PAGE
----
Just to add to an already good conversation...
One challenge I've found with teenagers is trying to motivate them to get involved in their own progress. In other words, many seem to be so ingrained with "sit quietly and listen" that they become, well, more like receive only units. Many seem to sit there ignoring obvious connections and watching the fly by without even a blink. So for me it is all about trying to get them to understand that they need to be engaged, an active participant in their own learning. And some kids find that frightening while others thrive. Aikido can be taught by rote work, but it seems best *learned* by actively struggling with the ideas and themes.
And I have to say my proudest moments haven't been in teaching adults. It has been watching a teenager have an "ah-ha" moment on their own. Nothin' better...
So it is all about helping them understand the connections. And teaching principles and trying to help them explore how those principles manifest themselves in techniques. Then how those ideas can be generalized into life in general.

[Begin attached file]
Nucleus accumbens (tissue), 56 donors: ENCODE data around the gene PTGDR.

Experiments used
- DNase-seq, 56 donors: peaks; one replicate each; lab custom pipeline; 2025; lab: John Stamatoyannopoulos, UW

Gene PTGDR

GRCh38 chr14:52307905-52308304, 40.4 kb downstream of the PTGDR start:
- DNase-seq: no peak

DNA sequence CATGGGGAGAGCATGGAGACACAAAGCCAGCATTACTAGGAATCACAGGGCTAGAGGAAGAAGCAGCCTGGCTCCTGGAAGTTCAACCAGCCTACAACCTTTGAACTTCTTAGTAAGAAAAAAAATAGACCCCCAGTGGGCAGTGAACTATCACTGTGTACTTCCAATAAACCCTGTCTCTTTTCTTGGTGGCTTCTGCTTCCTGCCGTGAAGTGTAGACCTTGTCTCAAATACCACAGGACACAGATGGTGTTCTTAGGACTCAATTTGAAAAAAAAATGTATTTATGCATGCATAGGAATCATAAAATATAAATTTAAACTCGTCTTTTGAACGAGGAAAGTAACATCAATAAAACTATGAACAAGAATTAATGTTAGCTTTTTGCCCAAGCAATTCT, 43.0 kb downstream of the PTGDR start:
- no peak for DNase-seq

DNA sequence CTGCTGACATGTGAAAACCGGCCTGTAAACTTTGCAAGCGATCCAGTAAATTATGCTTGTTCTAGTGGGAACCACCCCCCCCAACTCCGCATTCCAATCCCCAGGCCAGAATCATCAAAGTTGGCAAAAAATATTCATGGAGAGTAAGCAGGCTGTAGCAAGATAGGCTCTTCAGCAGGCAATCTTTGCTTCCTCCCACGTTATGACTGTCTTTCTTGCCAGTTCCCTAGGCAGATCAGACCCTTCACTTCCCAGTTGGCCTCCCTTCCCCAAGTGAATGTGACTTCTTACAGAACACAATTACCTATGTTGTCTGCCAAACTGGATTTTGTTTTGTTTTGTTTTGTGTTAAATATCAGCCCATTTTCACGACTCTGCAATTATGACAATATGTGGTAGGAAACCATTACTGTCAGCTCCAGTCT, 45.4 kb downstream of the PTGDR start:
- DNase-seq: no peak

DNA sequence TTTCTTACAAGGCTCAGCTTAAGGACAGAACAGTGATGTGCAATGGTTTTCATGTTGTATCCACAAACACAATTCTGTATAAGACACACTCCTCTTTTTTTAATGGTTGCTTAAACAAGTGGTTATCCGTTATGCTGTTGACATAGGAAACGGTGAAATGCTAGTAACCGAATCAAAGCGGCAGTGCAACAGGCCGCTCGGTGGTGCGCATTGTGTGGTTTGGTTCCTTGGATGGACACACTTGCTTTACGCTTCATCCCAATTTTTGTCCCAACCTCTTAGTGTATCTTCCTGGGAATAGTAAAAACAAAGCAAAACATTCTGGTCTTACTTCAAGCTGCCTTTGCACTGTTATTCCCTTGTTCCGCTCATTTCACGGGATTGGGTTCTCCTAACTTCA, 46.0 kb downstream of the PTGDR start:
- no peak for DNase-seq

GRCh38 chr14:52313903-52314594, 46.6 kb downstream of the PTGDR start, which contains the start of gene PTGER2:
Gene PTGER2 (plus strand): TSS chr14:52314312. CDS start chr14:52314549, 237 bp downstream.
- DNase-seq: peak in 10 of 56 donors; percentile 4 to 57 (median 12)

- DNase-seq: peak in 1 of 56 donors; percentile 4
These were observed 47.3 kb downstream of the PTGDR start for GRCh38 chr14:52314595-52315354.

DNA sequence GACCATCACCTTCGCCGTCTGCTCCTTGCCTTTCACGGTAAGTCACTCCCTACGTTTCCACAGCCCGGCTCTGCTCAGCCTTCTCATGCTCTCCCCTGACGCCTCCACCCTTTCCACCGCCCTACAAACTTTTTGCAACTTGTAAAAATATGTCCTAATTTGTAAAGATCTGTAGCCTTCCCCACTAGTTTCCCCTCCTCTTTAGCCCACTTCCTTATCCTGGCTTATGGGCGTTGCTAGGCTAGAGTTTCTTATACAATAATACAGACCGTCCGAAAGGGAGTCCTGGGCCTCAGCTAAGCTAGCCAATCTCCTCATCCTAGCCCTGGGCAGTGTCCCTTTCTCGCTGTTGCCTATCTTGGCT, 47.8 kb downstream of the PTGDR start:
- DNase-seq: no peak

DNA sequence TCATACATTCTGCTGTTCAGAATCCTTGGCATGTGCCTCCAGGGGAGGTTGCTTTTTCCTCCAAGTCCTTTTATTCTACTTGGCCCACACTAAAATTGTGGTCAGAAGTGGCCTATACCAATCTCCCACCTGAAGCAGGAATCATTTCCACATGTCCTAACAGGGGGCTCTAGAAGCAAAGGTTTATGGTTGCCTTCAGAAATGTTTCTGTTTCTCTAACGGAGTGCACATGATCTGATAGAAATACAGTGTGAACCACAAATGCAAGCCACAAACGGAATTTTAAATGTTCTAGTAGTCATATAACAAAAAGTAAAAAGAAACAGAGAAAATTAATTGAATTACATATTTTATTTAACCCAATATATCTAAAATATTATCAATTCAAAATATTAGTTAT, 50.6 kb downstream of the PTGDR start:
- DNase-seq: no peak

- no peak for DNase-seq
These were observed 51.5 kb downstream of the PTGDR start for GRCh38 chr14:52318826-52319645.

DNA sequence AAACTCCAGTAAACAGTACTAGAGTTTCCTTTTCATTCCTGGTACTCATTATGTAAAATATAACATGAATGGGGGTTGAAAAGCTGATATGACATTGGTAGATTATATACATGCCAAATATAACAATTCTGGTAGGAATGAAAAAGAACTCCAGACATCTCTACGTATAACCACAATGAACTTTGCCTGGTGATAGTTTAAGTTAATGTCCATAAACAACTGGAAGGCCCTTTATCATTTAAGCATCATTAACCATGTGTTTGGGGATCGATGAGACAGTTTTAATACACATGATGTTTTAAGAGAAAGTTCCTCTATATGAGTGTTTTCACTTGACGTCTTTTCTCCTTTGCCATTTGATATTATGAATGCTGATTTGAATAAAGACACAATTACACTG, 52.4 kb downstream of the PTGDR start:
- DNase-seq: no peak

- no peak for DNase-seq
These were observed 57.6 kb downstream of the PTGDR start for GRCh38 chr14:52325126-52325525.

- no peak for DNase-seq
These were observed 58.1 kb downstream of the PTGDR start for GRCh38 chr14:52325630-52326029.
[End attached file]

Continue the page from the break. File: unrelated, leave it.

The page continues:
But then... Some just wanna toss each other around. More power to them.
I would add a caution about the raging hormones thing. Watch out for techniques that are a little too personal in the grabs. Personal space issues can be really complicated with teens. Not to mention their parents.
Which reminds me... Make sure you *always* have another adult present at all times. You're venturing into an area that requires touching, grabs, and all sorts of potentially awkward and easily misunderstood areas. Not to mention those who take advantage intentionally... So all due diligence here. The last thing the Aikido world needs is another debacle on this front.